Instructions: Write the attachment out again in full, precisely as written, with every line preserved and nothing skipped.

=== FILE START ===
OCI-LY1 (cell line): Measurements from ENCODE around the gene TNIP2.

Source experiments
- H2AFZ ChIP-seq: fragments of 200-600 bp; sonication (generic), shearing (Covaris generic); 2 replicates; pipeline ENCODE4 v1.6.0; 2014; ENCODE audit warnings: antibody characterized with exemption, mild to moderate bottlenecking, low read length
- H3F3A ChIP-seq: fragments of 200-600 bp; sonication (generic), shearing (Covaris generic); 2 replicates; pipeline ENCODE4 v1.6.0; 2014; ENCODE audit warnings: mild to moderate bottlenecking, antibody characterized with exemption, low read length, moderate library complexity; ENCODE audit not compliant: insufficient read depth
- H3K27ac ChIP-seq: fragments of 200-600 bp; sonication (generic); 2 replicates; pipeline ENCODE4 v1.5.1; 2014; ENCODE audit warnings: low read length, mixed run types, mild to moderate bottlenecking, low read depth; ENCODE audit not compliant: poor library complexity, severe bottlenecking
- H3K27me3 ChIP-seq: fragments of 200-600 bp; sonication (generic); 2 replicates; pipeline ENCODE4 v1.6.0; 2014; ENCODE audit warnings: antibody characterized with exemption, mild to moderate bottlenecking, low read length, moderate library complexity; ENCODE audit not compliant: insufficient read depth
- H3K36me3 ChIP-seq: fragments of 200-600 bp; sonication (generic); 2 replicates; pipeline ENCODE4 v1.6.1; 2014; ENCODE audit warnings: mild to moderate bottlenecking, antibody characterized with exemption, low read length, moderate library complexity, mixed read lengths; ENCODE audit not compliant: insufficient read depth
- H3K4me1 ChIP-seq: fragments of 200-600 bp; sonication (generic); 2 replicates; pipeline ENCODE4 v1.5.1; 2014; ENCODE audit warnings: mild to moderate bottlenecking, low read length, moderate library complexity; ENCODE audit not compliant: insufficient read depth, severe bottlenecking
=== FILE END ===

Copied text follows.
OCI-LY1 (cell line): Measurements from ENCODE around the gene TNIP2.

Source experiments
- H2AFZ ChIP-seq: fragments of 200-600 bp; sonication (generic), shearing (Covaris generic); 2 replicates; pipeline ENCODE4 v1.6.0; 2014; ENCODE audit warnings: antibody characterized with exemption, mild to moderate bottlenecking, low read length
- H3F3A ChIP-seq: fragments of 200-600 bp; sonication (generic), shearing (Covaris generic); 2 replicates; pipeline ENCODE4 v1.6.0; 2014; ENCODE audit warnings: mild to moderate bottlenecking, antibody characterized with exemption, low read length, moderate library complexity; ENCODE audit not compliant: insufficient read depth
- H3K27ac ChIP-seq: fragments of 200-600 bp; sonication (generic); 2 replicates; pipeline ENCODE4 v1.5.1; 2014; ENCODE audit warnings: low read length, mixed run types, mild to moderate bottlenecking, low read depth; ENCODE audit not compliant: poor library complexity, severe bottlenecking
- H3K27me3 ChIP-seq: fragments of 200-600 bp; sonication (generic); 2 replicates; pipeline ENCODE4 v1.6.0; 2014; ENCODE audit warnings: antibody characterized with exemption, mild to moderate bottlenecking, low read length, moderate library complexity; ENCODE audit not compliant: insufficient read depth
- H3K36me3 ChIP-seq: fragments of 200-600 bp; sonication (generic); 2 replicates; pipeline ENCODE4 v1.6.1; 2014; ENCODE audit warnings: mild to moderate bottlenecking, antibody characterized with exemption, low read length, moderate library complexity, mixed read lengths; ENCODE audit not compliant: insufficient read depth
- H3K4me1 ChIP-seq: fragments of 200-600 bp; sonication (generic); 2 replicates; pipeline ENCODE4 v1.5.1; 2014; ENCODE audit warnings: mild to moderate bottlenecking, low read length, moderate library complexity; ENCODE audit not compliant: insufficient read depth, severe bottlenecking